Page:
Wednesday, 11 July 2007

Climate change news from Aotearoa and around the World.

Out of the frying pan...Greens Climate Defence Tour action in Wanganui

The Greens staged street theatre as part of the Climate Defence Tour, which will see Greens co-leader Jeanette Fitzsimons speaking in Wanganui tonight. Wanganui Greens spokesperson John Milnes said some people's reaction to the issue of climate change was disappointing. "It's like they don't want to know about, in the hope it will just go away. But the truth is we're frying the planet.

The Greens’ Climate Defence Tour is just about finished and you can view some of the media stories below:

Insurers are set to increase premiums in the face of what they say is increasingly erratic weather.
The Insurance Council estimates this week's storm in Northland will bring $10 million in claims, on top of $8m for tornado damage in Taranaki and millions more for icy conditions down south. It is the second time in three months that Far North townships such as Kaeo have been hit by flooding. Insurance Council chief executive Chris Ryan says whole communities may choose to move when insurers refuse to provide cover after repeated floods, while others must weigh up if staying on is affordable.
Helen Clark surveyed storm damage in the Far North by helicopter on Wednesday and says the Government will look at how it can help. She says the flooding in the north appears more widespread than previous floods and will need a larger aid package. Miss Clark says local councils will also have to consider the implications of more erratic and extreme weather in future as many areas were settled based on old weather patterns.

New Book out on climate change and New Zealand
Using the latest evidence from the Intergovernmental Panel On Climate Change’s Fourth Assessment Report, Gareth Renowden puts climate change into its New Zealand context. He examines how the science suggests NZ’s climate will change, what current and future governments can do to address the problem, and how individuals and businesses can respond to the challenge. Hot Topic explains the science of global warming in a clear and easily understandable way and looks at the options for adaptation and mitigation in a scrupulously non-partisan manner.

Live Earth transmission fails to light up globe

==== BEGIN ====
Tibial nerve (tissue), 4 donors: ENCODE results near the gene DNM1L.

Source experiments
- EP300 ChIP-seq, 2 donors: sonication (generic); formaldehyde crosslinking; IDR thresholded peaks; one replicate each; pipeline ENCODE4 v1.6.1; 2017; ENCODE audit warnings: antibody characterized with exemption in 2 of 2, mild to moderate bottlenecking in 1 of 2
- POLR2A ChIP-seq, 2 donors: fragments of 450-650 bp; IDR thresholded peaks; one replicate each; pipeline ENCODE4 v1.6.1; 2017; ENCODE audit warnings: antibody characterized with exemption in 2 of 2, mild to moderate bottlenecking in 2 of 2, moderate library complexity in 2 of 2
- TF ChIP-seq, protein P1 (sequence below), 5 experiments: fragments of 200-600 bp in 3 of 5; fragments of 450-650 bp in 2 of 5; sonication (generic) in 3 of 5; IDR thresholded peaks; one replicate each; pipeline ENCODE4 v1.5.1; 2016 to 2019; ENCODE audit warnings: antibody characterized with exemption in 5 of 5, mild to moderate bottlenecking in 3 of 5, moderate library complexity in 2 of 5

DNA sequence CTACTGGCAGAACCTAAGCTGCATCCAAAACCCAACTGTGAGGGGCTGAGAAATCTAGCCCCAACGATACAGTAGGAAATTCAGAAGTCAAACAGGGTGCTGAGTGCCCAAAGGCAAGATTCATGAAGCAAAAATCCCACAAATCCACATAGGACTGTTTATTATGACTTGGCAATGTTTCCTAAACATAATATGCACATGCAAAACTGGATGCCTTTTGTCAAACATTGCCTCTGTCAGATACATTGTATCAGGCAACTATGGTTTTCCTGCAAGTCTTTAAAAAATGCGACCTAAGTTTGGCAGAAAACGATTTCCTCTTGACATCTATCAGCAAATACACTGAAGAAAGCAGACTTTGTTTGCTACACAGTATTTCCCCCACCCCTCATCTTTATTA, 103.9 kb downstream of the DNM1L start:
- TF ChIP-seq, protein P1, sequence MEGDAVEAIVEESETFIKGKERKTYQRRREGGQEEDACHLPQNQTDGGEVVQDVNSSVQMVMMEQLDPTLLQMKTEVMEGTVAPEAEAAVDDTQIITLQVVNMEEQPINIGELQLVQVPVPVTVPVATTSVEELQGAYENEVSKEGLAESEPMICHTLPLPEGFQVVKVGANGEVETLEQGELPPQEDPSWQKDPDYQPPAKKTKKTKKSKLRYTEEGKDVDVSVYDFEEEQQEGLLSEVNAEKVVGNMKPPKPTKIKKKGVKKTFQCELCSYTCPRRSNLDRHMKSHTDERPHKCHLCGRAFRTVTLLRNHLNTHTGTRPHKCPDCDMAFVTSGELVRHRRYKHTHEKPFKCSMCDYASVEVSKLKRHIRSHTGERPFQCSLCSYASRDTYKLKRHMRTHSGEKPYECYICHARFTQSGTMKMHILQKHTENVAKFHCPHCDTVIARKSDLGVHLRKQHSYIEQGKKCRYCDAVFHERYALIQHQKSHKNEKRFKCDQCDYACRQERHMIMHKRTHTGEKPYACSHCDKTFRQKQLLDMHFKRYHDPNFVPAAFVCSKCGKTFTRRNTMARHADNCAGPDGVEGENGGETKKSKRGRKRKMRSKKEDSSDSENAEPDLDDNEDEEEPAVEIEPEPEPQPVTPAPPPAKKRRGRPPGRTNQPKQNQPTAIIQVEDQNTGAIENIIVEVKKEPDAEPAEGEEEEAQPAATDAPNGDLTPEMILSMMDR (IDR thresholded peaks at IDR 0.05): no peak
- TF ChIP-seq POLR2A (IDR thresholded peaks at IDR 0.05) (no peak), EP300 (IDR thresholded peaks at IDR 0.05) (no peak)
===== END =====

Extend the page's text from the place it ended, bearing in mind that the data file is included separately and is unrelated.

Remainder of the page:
There has been mixed reviews for the global Live Earth pop extravaganza with criticisim of performers greenhouse gas emissions and the low television auddiences which were smaller than the Princess Diana tribute concert a week earlier. The main three-hour American TV broadcast on NBC averaged a meagre 2.7 million viewers, ranking as the least-watched US program on Saturday night. It was the same story in Britain, where BBC1's coverage of the Live Earth climax at London's Wembley Stadium, leading up to Madonna's eagerly awaited finale, averaged 3.1 million viewers, compared with 11.4 million for the Princess Diana tribute.

It appeared the internet was the medium of choice for many. Microsoft's web portal, MSN, said on Saturday that Live Earth concerts generated more than 9 million internet streams, the most ever for an online entertainment event.

Radical vision to halt climate change
The UK could cut carbon emissions to zero in 20 years, but only if people accept a virtual end to air travel and stop using fuel-driven cars, a report by the Centre for Alternative Technology claimed yesterday. Meat would also need to disappear off many menus and an "armada" of wind turbines would be required to be built around the coast to achieve the goal, according to the new research. Money would meanwhile be overtaken in importance by carbon credits traded by everyone using special smart cards.

Meanwhile, walkers from around the world are preparing to embark on what organizers, Christian Aid, believe will be the UK's longest protest march to call for action on climate change. Campaigners will set out from Northern Ireland next Saturday on a 1000-mile trek around the UK taking in 70 towns and cities, finishing at the London Stock Exchange 11 weeks later. An estimated 50,000 people are expected to join the walkers at different points, gathering signatures for a petition calling on Gordon Brown to bring in a new law forcing companies to reveal their carbon dioxide emissions.

Climate to put heat on Australian fish stocks
Climate change is likely to put significant pressure on the nation's fish stocks, with new CSIRO research identifying the eastern and southeast Australian coastlines as the most vulnerable to warming temperatures. The index predicts that sea surface temperatures around Australia will warm by 1-2C by 2030, and by up to 3C by 2070 encouraging fish to move south, threatening marine turtles, and potentially pushing box jellyfish down the east coast.

In Brief

UK Floods cost insurance industry £1.5b, who are calling for more funds to be spent on flood defences

Greenland was green and forested once: Researchers discover ancient DNA from an ice core indicating the presence of trees and insects

World's biggest solar farm planned in California

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